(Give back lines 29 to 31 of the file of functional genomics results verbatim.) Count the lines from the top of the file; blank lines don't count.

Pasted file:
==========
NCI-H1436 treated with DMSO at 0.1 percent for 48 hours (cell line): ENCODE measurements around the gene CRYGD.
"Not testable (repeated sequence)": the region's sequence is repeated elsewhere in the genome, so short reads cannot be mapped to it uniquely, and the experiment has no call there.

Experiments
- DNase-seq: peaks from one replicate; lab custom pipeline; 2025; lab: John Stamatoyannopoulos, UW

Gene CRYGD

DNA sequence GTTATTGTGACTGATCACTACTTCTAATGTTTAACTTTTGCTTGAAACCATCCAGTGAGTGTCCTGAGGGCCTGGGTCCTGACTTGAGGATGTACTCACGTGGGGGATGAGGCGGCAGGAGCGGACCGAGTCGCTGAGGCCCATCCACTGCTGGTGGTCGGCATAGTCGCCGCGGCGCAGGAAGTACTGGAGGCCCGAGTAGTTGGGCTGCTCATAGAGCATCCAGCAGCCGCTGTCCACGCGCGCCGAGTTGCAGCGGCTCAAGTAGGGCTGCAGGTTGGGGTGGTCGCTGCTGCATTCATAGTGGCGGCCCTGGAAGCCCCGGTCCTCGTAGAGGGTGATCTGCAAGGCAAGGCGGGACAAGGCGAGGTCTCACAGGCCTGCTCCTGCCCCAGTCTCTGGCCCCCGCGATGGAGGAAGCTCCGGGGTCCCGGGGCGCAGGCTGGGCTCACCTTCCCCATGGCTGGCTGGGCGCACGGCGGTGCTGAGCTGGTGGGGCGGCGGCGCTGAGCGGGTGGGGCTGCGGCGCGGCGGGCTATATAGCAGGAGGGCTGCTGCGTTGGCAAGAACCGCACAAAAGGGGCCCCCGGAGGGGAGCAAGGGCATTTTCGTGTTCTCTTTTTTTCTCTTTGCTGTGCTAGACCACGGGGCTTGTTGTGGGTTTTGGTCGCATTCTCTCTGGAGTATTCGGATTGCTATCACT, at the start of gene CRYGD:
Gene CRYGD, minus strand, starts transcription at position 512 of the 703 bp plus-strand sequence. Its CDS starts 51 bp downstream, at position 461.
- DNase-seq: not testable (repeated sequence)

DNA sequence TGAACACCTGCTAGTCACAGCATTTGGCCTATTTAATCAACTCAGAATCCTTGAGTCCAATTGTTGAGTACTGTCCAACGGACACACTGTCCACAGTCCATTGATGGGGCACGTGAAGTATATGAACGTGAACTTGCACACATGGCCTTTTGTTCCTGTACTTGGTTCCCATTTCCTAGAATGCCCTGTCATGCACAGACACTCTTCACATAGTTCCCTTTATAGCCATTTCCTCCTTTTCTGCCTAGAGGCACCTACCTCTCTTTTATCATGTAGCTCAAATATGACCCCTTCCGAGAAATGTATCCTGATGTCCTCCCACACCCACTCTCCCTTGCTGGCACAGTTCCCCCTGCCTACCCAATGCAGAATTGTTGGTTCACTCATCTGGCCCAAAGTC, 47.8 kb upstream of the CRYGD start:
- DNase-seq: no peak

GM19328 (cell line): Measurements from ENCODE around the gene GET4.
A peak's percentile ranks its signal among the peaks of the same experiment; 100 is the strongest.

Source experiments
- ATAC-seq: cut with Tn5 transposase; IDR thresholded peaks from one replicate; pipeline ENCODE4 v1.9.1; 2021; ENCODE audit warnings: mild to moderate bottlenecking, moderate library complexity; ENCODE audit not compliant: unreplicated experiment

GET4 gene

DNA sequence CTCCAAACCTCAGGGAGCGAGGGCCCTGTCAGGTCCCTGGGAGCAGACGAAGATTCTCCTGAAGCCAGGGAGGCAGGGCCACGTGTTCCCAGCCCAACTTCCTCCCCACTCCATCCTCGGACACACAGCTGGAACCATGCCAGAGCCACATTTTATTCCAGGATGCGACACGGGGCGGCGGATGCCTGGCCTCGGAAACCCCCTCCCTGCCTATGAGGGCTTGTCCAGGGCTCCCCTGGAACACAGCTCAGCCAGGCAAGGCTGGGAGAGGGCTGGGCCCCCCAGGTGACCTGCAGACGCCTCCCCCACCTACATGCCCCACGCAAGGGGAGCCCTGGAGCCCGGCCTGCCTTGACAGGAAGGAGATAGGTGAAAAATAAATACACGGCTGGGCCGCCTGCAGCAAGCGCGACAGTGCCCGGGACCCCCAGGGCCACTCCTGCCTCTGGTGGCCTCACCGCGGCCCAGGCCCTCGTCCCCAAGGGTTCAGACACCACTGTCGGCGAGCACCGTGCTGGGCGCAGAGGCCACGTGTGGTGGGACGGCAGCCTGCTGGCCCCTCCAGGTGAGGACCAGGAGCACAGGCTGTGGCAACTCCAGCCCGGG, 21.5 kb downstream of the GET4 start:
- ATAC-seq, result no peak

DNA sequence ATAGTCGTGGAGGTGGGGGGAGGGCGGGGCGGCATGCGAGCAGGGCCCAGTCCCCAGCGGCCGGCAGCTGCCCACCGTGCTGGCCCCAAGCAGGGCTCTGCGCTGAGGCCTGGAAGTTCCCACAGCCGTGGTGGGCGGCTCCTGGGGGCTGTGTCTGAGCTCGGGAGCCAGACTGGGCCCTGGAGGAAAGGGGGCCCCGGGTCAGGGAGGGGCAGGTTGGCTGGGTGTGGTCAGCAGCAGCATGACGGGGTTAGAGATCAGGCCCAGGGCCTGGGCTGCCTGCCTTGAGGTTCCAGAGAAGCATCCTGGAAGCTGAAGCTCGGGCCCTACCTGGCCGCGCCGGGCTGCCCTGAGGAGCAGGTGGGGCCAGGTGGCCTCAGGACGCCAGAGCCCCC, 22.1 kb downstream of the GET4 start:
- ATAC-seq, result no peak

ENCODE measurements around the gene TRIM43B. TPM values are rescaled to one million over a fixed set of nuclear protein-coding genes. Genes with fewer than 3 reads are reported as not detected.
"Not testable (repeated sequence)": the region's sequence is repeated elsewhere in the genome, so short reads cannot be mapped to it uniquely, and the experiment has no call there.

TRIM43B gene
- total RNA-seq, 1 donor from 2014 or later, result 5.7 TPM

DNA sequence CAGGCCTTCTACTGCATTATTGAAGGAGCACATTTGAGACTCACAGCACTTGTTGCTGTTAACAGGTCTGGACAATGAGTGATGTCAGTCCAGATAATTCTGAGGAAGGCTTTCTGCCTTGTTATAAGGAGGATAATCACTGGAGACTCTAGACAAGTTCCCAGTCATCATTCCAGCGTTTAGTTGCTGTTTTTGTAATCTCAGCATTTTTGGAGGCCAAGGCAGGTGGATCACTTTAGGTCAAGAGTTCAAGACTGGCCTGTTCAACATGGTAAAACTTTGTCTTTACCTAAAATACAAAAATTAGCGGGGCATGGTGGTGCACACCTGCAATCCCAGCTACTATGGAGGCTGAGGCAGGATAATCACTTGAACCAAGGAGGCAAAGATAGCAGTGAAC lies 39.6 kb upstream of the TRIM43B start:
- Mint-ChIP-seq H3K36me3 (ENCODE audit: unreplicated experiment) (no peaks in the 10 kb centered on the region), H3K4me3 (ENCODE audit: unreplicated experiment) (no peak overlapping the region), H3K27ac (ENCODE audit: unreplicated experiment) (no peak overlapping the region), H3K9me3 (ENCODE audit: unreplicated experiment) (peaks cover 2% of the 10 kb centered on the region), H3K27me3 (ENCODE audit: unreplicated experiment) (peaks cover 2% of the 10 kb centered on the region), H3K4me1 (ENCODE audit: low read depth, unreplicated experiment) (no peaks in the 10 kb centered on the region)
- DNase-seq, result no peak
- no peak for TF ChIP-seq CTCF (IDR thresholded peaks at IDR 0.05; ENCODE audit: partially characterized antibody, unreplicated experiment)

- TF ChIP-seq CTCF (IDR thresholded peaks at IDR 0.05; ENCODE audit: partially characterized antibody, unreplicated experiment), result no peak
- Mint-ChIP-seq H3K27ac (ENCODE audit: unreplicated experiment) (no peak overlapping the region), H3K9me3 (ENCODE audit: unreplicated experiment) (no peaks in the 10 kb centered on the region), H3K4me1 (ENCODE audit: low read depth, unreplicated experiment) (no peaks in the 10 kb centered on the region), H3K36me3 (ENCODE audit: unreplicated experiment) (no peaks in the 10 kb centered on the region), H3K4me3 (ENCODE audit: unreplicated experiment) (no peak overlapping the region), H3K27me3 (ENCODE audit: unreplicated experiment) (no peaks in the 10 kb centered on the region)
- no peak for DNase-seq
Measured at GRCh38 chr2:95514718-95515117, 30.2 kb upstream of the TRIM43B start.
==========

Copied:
- Mint-ChIP-seq H3K27ac (ENCODE audit: unreplicated experiment) (no peak overlapping the region), H3K9me3 (ENCODE audit: unreplicated experiment) (no peaks in the 10 kb centered on the region), H3K4me1 (ENCODE audit: low read depth, unreplicated experiment) (no peaks in the 10 kb centered on the region), H3K36me3 (ENCODE audit: unreplicated experiment) (no peaks in the 10 kb centered on the region), H3K4me3 (ENCODE audit: unreplicated experiment) (no peak overlapping the region), H3K27me3 (ENCODE audit: unreplicated experiment) (no peaks in the 10 kb centered on the region)
- no peak for DNase-seq
Measured at GRCh38 chr2:95514718-95515117, 30.2 kb upstream of the TRIM43B start.